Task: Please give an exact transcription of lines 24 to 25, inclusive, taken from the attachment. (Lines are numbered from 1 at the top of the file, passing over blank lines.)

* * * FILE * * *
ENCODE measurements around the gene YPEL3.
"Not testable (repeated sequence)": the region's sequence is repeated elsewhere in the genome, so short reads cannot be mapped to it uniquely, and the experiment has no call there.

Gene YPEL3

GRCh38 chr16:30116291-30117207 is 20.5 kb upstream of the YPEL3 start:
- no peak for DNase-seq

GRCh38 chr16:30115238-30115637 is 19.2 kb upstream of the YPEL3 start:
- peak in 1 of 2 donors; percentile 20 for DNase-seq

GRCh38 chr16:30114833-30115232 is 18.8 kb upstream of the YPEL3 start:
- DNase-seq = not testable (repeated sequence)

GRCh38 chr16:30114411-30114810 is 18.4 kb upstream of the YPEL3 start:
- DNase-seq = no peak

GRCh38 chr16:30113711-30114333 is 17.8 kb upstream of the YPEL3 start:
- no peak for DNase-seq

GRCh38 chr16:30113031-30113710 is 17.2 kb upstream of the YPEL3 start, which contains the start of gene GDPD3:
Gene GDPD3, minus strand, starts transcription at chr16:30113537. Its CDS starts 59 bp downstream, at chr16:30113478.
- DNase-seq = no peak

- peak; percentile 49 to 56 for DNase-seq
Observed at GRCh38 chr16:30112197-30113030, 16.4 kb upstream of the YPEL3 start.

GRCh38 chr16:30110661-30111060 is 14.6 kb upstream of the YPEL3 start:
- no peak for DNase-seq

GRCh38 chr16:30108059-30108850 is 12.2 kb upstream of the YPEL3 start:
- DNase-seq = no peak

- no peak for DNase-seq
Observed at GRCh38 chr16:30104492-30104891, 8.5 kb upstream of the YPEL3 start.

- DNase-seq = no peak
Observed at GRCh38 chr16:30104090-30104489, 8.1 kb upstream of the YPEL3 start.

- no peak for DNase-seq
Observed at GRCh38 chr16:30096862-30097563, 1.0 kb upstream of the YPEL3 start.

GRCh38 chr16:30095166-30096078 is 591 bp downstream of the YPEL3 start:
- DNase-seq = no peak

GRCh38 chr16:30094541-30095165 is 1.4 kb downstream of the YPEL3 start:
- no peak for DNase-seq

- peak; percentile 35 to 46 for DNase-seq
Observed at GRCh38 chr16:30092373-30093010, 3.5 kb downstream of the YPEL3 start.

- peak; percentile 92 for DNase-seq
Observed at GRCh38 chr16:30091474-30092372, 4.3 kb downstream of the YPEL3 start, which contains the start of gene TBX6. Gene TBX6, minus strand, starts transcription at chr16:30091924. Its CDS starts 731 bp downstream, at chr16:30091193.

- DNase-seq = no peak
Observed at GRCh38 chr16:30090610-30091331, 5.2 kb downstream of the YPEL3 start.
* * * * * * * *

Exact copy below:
Observed at GRCh38 chr16:30104492-30104891, 8.5 kb upstream of the YPEL3 start.

- DNase-seq = no peak